At the same time and without the spirit of competition -something that could be very dangerous if the Father of the Nation understood it- a legion of virtuous musicians, independently and with great mastery, some of them, joined the imposed process and carried the always illustrious "Perico Ripiao" to the recently paved streets of all the towns and communes of Quisqueya.
The truth is that Trujillo used the promotion of merengue to prop up the terror regime that he imposed while he lived. He supported both the large orchestras and several of the small ensembles that toured the country praising the illustrious son of Mama Julia. He revealed himself as a fine merengue dancer, to show his understanding with the national rhythm. The nation had two references competing for the hearts of the Dominicans: Trujillo and merengue.

AP314341745761-1-2-300x179.jpg
Johnny ventura

This is how I noticed, humble cocolo from Los Llanos, San Pedro de Macorís, but, already living in the Capital, the transformation of the sound of the merengue, executed by those two work groups that El Tirano sponsored: the great orchestras and the hundreds of popular groups that organized themselves into trios and quartets to bring out the soul of the submissive indigenous-Negroid güira, the glorious African tambora, the novel and majestic European accordion, and the Creole marimba de cajón. It should be clarified that this last instrument, the "cajón or criolla marimba", is a mutant of the old African "samsha" that was replaced by the "double bass" and has almost disappeared.
With this scenario we received the Peace Fair, one of the causes of the fall of Trujillo, due to the consequences of hardship that it brought. The celebration of those 25 years of the Era, literally "broke" the country, although, we continue dancing merengue in the Tipico Najayo, later called Quisqueyano and in the Tipico C or in any corner where a merengón sounded. The "glorious" orchestras of the Chief survived May 30 and it can be said that they continued to entertain the social gatherings of a middle and upper middle class that could afford them; and the small popular groups as well.

The exquisite sound that Chapita demanded was maintained even after his final trip to Spain; what did change was the lyrics. The Dictator was no longer exalted as before, nor the large orchestras of which he was his patron, nor the varied and sometimes humble small groups that swarmed, praising the illustrious Man. I am still corroded by the doubt as to whether it was because of hypocrisy, sincerity or survival that this 180-degree change of direction was registered in the feelings of the Creole vates, once the Father of the New Nation had disappeared.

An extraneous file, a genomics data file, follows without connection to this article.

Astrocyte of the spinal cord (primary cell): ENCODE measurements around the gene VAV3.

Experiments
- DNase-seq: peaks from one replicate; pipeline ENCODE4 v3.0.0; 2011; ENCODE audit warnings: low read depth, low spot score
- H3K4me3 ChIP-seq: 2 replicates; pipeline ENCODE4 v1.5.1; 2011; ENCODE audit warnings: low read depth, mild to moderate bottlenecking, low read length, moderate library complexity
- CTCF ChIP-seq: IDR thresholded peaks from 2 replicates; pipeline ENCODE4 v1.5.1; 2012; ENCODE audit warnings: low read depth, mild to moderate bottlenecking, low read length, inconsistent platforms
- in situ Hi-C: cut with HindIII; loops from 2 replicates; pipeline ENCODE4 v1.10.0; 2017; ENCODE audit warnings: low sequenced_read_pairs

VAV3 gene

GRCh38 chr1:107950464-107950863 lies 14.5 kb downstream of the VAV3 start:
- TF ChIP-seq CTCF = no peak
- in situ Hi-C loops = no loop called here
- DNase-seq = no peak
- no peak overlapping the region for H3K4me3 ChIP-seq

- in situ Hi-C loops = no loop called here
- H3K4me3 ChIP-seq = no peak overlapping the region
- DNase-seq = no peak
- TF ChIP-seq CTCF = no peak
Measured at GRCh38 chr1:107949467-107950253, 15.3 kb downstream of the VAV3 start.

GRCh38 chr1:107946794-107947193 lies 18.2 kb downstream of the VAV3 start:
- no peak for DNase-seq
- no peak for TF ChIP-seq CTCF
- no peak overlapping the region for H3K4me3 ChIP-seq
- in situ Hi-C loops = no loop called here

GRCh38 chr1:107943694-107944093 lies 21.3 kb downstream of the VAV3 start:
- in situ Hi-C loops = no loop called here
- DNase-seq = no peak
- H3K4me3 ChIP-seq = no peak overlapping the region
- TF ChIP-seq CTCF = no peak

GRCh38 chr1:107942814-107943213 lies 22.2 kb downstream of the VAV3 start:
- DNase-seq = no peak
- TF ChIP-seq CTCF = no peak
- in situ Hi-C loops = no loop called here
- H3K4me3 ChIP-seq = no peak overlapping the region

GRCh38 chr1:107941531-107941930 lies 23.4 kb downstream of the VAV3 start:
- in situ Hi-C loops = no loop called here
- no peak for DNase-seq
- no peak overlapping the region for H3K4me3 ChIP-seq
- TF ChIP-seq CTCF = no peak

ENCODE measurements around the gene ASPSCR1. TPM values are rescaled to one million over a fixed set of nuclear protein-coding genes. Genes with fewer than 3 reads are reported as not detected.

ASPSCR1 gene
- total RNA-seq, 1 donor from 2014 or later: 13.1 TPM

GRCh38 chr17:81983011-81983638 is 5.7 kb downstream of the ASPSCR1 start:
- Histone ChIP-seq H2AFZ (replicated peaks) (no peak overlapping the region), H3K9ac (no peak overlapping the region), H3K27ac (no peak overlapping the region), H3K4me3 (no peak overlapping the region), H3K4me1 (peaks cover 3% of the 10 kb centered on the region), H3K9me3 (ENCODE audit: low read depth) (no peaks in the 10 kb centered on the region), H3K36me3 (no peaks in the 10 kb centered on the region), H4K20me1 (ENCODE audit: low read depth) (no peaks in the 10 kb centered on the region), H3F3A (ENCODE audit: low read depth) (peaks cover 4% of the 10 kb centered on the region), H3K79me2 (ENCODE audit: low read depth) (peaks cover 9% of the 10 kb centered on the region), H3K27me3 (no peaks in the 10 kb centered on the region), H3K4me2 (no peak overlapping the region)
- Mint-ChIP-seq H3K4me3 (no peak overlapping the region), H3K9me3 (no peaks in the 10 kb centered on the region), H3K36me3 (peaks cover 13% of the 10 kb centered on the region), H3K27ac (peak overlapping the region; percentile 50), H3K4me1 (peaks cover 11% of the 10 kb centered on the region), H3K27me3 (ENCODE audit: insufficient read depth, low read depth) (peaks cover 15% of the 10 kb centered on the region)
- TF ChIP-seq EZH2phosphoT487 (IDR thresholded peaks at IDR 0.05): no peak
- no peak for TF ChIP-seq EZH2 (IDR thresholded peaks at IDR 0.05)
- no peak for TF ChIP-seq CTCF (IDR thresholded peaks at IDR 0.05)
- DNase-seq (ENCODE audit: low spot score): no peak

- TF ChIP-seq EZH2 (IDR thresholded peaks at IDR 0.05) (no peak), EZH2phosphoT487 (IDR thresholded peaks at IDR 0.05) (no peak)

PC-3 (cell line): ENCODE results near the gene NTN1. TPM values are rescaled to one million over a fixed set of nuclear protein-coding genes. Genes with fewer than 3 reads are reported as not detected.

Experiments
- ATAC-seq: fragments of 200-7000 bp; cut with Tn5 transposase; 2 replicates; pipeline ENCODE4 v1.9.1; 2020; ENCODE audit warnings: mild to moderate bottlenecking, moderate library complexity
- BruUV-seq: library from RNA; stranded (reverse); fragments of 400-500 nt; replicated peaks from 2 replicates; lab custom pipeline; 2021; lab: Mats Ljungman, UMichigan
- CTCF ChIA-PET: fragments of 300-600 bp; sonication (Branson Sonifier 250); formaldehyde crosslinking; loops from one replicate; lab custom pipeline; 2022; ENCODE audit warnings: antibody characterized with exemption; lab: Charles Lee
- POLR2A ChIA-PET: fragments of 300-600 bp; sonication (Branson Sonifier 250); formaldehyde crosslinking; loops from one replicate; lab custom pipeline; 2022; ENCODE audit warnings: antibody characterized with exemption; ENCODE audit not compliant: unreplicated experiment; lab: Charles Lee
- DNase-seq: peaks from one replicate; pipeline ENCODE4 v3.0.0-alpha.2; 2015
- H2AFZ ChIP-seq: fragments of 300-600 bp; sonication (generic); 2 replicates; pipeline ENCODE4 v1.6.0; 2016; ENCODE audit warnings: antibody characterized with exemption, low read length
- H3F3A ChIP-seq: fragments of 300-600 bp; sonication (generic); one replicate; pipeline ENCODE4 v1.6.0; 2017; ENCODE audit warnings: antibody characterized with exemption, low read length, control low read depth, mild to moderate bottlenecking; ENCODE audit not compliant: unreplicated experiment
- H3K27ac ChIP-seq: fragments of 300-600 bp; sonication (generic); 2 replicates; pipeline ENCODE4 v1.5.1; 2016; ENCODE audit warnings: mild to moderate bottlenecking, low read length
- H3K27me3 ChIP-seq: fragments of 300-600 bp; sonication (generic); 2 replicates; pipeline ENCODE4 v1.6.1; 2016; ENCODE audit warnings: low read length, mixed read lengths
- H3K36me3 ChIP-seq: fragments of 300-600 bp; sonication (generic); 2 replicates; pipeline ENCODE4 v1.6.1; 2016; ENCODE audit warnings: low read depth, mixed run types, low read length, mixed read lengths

And this is where the second godfather of merengue appears: Johnny Ventura, the El Caballo Mayor. It would be around 1963 or 1964 when he performed with his own musical group at the narrow restaurant El Árbol, in the old Braulio Álvarez almost on the corner of Santa Cruz. Then we followed him at El Moderno on Avenida Duarte and onward, wherever his catchy rhythm played.

The Johnny thing was simple: about eight or ten musicians, new instruments, overwhelming mobility at the front, almost all of them dancing a more agile and attractive merengue than before, songs carefully selected to air social struggles and the collaboration of a talented team of composers of syllables that gave poetic meaning to the musical concerns of the brunette who "throws honey through the pores."
From then on, everything is history. His more than one hundred albums, his lawsuits with Mrs. Zaida, his 1003 presentations around the world, the social content of his hits and, above all, his indissoluble connection with the soul of the Dominicans. Not even the very hateful and ungrateful politician could separate Johnny Ventura from the taste, affection and respect of the people for his "tumbao"

Today man has died, but today also, the legend is born!

We live, we will keep shooting!
JPM


ALMOMENTO.NET publishes opinion articles without making editorial corrections. It reserves the right to reject those that are badly written, with syntax errors or spelling mistakes.